Iris Classon
Iris Classon - In Love with Code

Stupid Question 53: Composite applications and nesting, when do you have to many Russian dolls?

[To celebrate my first year of programming I will ask a ‘stupid’ questions daily on my blog for a year, to make sure I learn at least 365 new things during my second year as a developer]

When have you done overdone it with the nesting?

Working on a project using Prism (Composite Application Guidance for WPF and Silverlight) for the first time I had my first introduction to some heavy modular programming. Holy shit is all I can say. You sure got to know where you put your stuff.

Prism works like this, you got a shell,- it’s basically and empty UI structure. Within this shell you define areas, called regions, where you can add modules. The modules are pretty much a natural grouping of functions and consists of one or (most likely) several views. The boostrapper wires up the whole party at startup.
So first the shell. Then module in a region. And the regions can be nested in another region.
Sounds fair enough? Wait. It’s not the last Russian doll.

The Views probably consists of usercontrols, which then again also contain other usercontrols which very likely contain custom controls (this is not unique to Prism or XAML technologies).

Side note:
Usercontrols lets you group together components into a reusable ‘piece of view’ (for example address). Custom controls are what you’ll purchase from Telerik once your realize the limitations of WinRT :P Custom controls are creating your own control based on another one, like a numeric textbox or a WinRT-like FlipView for Silverlight (sure had fun with that today).
You remember those Russian dolls? I’m sure you’ve seen some somewhere. You got a big doll, and inside it another one and then another. And just when you think you’ve peeled the onion right you find another tiny one inside and then one more. At the end you just want to cry. Oh wait, that was the onion.

So what is my question? How many Russian dolls. When and where do you draw the line? What is an appropriate level of nesting of regions, usercontrols and also usage of custom controls (not third party controls)? At what point does it get too fragmented (if there is such a thing) – and what are some signs of that? What should one be aware of?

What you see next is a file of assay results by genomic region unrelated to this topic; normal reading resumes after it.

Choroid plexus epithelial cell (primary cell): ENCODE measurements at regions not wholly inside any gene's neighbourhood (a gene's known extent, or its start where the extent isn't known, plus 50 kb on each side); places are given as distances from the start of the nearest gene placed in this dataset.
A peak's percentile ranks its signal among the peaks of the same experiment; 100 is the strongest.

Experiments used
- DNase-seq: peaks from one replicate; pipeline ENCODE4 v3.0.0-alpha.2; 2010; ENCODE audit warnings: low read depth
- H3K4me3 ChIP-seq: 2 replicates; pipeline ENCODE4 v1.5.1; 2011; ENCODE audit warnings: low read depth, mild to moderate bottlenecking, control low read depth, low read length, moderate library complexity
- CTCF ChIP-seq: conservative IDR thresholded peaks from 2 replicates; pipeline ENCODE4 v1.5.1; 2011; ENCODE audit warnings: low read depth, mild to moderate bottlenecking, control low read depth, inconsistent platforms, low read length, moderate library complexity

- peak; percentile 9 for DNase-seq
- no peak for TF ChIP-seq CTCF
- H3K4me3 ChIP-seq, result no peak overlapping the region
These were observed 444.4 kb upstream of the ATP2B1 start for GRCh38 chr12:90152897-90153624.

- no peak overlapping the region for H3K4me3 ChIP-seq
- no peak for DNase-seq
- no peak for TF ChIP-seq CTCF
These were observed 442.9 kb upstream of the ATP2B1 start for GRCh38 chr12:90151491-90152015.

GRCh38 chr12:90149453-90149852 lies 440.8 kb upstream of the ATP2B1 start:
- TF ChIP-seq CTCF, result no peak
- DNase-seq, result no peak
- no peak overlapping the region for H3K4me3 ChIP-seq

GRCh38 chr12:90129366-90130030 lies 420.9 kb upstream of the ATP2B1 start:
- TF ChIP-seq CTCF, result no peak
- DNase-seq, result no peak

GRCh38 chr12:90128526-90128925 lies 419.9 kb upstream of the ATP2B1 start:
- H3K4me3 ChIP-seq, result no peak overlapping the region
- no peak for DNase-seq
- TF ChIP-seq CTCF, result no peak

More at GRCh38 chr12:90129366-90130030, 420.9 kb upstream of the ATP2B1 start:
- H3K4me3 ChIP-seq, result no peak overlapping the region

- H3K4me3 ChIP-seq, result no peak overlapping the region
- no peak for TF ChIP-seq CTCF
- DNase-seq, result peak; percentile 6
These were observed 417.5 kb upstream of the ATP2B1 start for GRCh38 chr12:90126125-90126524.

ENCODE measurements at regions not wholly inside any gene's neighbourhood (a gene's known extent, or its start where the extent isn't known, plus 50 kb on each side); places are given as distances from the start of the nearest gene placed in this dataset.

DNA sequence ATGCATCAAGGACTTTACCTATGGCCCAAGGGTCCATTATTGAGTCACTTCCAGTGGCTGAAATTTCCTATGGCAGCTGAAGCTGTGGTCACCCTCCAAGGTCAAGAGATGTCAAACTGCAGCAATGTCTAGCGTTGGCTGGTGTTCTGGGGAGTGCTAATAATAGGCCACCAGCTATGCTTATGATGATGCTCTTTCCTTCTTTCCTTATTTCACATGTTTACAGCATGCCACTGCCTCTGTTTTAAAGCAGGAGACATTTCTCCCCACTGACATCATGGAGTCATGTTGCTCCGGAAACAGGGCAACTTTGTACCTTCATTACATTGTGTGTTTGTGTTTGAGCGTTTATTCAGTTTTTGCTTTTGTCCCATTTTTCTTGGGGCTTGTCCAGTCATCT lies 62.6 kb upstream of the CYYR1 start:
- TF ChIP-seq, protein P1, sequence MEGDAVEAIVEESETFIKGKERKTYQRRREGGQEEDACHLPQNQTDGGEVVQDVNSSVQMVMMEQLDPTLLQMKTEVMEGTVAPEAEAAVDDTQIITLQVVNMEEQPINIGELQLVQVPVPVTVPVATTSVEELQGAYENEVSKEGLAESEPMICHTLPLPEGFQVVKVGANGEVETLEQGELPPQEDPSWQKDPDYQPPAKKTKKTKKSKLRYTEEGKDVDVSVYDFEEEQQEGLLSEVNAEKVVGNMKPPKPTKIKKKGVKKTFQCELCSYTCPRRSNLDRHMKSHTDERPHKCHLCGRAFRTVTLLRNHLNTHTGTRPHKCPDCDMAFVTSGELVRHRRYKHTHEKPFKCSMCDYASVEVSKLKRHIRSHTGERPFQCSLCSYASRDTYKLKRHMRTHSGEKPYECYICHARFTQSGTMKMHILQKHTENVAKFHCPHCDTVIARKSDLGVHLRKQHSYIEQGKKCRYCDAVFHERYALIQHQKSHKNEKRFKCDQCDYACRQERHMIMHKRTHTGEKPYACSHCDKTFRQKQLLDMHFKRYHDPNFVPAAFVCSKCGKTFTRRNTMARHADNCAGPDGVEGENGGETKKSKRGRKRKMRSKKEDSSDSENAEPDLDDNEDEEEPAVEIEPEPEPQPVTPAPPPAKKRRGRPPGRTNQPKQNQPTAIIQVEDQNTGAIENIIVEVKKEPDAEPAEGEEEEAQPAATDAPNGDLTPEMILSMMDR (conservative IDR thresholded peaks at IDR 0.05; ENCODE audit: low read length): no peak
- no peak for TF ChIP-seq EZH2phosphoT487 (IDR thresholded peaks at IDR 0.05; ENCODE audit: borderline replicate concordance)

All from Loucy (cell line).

> What would be overkill?

I promise to start coming up with answers for the questions again, but I haven’t been feeling well (thank you so much for all the ‘get well’s on FB, Twitter and email – you have no idea how happy it makes me to read those! Heartwarming! Truly).


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9/28/2012 6:06:19 AM
Silverlight and PRISM!  Good times past.

I loved PRISM and the framework it provided.  The clean separation of concerns, the decoupling, dependency injection, freedom to use whichever UI design pattern you are most comfortable with (MVC\MVP\MVVM).  Best practices!  Awesome stuff.

But it is a slippery slope and I think it depends on the complexity of the domain, the richness of your UI and the knowledge and experience of the team that has to work on it.  All the best OOP practices, S.O.L.I.D principles and coolest design patterns don't really mean anything if other team members don't understand and end up slapping an ugly IF statement around your polymorphic method.  Haha.

We tried to follow the KISS principle (keep it simple stupid) and not get carried away with the nesting.
Modules broken down by business domains
1 Main Shell for the application
     Shell consists of Regions defining the UI layout
        Simple composite User Controls \ Views that are injected in and out when needed

To me the point where the complexity over takes any gains you achieved from the best practices is when the developer tries to make every single thing reusable by further abstracting and breaking down the user controls / views into more regions with more user controls \ views in an attempt to make everything reusable and sharable.  There is a point where common sense should kick in but often doesn't and we end up shooting ourselves in the foot.    

Great blog keep up the good work! 

Last modified on 2012-09-26

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